Opponents of Morehead State have more to worry about this year than the faulty lighting, funny scorekeeping and freaky officiating that are legendary in the Ohio Valley Conference. So maybe Morehead's anagramatic president, Dr. Adron Doran, will be less inclined to charge out onto the floor to scold referees. The Eagles are loaded, with every member back from the 16-11 team that tied for the league championship last season. The best are Leonard Coulter, who averaged 25 points and 14 rebounds as a sophomore, and Guard Howard Wallen, who set a school assist record. The Eagles play a wide-ranging schedule, which suits Coach Bill Harrell fine. "Recognition is what we need," he says. And recognition is what they should get.
Notoriety would be a better word for Illinois State, all because of a skinny kid from Benton, Ill. who became something of a folk hero at the Olympic try-out camp in Colorado and at the Olympics themselves when he sank a pair of free throws that appeared to win the gold medal for the United States. Doug Collins, a 6'6" guard, finished third in the nation in scoring last year for the 16-10 Redbirds, and now Will Robinson, who coached Mel Daniels, Spencer Haywood and Ralph Simpson at Detroit's Pershing High, has brought in some young turks to work with Collins in his senior year. Among them are high school All-Americas Bubbles Hawkins, who played for Robinson at Pershing, and Roger Powell and another freshman, Mike Bonczyk, who as a high schooler teamed with Indiana's Quinn Buckner on consecutive Illinois state champions. Robinson also has 6'11" Center Ron de Vries and 6'9" Forward Stepney Bacon. It is a lot for a 115-year-old school only recently turned major.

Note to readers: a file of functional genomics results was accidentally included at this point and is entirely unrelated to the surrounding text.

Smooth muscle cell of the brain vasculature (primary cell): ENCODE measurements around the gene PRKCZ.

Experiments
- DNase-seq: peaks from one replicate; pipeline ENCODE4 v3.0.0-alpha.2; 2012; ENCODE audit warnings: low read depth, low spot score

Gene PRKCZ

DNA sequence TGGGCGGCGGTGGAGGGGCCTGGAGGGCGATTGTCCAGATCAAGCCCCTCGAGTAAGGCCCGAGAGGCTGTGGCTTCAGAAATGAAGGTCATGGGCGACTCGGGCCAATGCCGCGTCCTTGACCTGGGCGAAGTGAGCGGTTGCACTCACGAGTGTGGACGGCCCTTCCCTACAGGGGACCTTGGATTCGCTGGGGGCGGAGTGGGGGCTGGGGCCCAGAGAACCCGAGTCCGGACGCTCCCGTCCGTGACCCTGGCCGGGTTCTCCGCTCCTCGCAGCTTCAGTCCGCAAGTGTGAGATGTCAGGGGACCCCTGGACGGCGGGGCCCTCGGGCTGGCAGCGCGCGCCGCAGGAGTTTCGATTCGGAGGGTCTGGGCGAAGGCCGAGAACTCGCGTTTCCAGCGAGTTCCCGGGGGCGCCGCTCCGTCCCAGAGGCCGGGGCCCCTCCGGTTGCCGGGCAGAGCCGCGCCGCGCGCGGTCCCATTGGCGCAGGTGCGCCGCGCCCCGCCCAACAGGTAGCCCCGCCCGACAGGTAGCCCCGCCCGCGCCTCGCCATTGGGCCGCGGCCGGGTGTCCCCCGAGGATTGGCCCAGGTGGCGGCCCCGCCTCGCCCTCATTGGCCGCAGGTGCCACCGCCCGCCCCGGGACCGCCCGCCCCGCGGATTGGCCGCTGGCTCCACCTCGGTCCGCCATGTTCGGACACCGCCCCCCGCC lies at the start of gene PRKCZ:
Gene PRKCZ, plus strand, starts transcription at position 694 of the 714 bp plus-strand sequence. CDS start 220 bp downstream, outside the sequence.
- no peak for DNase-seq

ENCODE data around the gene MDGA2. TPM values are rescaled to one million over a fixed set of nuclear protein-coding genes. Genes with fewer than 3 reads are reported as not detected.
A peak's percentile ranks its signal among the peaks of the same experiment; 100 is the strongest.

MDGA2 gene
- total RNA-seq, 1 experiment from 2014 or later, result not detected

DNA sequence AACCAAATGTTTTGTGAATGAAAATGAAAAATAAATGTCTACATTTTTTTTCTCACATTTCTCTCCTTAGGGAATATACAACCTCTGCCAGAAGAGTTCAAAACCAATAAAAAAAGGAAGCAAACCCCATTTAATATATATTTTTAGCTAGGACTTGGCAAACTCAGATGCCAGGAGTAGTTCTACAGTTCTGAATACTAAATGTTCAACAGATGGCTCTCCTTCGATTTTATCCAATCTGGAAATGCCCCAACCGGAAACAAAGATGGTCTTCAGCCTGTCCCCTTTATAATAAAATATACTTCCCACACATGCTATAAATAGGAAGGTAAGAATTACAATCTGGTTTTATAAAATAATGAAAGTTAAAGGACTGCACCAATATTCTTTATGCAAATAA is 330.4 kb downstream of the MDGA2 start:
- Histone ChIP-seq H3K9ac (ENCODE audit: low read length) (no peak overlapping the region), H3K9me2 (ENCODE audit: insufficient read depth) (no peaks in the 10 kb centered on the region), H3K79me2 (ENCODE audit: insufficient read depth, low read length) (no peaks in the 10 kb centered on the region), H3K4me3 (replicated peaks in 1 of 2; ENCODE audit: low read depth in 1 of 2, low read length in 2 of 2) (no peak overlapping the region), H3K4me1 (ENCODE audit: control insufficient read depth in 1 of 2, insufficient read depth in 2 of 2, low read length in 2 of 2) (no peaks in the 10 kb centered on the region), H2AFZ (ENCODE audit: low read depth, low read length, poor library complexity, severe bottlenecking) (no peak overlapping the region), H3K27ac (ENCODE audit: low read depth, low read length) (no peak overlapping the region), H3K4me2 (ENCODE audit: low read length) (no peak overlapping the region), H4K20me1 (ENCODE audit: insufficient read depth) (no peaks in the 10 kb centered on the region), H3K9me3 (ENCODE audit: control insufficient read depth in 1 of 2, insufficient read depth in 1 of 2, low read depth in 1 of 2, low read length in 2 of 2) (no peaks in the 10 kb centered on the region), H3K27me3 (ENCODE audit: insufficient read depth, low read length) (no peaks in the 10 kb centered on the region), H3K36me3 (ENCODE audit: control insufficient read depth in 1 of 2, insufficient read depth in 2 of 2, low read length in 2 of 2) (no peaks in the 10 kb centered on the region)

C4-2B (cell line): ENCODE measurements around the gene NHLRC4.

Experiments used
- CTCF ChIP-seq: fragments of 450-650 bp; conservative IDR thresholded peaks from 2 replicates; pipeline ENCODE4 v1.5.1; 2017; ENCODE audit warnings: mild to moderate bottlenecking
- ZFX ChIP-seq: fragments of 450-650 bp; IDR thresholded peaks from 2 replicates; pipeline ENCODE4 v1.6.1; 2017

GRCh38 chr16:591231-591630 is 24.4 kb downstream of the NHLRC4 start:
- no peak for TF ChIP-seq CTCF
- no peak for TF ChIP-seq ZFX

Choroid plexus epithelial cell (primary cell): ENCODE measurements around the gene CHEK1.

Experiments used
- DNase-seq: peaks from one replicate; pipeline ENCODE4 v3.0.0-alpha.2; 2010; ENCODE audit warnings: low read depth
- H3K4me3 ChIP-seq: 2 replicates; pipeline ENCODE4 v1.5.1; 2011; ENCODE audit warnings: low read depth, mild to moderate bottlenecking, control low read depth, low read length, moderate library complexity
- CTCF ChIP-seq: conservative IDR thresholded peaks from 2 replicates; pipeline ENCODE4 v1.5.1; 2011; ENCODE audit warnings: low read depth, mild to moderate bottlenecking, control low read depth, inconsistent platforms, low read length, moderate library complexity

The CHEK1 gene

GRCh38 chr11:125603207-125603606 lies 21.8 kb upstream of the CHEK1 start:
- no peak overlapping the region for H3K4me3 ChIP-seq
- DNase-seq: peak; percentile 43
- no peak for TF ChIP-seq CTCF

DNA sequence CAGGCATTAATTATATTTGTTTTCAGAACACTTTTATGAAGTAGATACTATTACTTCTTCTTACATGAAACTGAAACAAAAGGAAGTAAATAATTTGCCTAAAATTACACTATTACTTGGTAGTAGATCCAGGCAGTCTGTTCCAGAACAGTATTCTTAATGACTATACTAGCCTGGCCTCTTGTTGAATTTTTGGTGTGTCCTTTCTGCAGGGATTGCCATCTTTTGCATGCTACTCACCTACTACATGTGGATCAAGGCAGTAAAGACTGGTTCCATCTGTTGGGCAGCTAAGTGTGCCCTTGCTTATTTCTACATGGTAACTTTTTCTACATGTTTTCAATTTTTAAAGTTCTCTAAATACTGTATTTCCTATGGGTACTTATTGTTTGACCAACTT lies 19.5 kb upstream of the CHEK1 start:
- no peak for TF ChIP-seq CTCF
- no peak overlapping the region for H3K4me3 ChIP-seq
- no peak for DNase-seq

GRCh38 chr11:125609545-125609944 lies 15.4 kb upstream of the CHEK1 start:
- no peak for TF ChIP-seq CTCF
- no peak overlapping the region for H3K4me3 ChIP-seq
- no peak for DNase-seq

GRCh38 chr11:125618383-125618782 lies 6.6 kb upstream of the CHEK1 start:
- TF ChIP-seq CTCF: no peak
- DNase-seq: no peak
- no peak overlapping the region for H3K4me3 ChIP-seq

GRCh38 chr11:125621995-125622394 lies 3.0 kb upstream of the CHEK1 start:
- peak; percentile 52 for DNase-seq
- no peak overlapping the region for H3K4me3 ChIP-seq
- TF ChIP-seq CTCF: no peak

The collection of basketball talent at Furman University may raise more questions than it answers. Will one basketball be enough to satisfy Joe Williams' point mongers? Will the defense again let the Paladins lose 11 times while the offense is averaging 92.6 points a game? Williams has the players who could equal the success he enjoyed at Jacksonville, but he may not have the team. Furman's early practices indicated as much. "Sometimes there were four big men under the basket wanting the ball," said 7'1" Center Fessor Leonard, who was one of them. "We've got to learn to play together."
Leonard and another sophomore, 6'9" Clyde Mayes, have caused a reshuffling of the team that won 17 games for the most Paladin victories in 20 years. The Southern Conference's two leading scorers, Player of the Year Russ Hunt and Roy Simpson, have been moved to unfamiliar positions outside. And Leonard should not be confused with Williams' Jacksonville giant, Artis Gilmore. "Fessor is not the same defensive player or rebounder," he says, "but he's quite a shooter." The backboard help so missing last season will come from Mayes. "I've never had more depth," Williams says.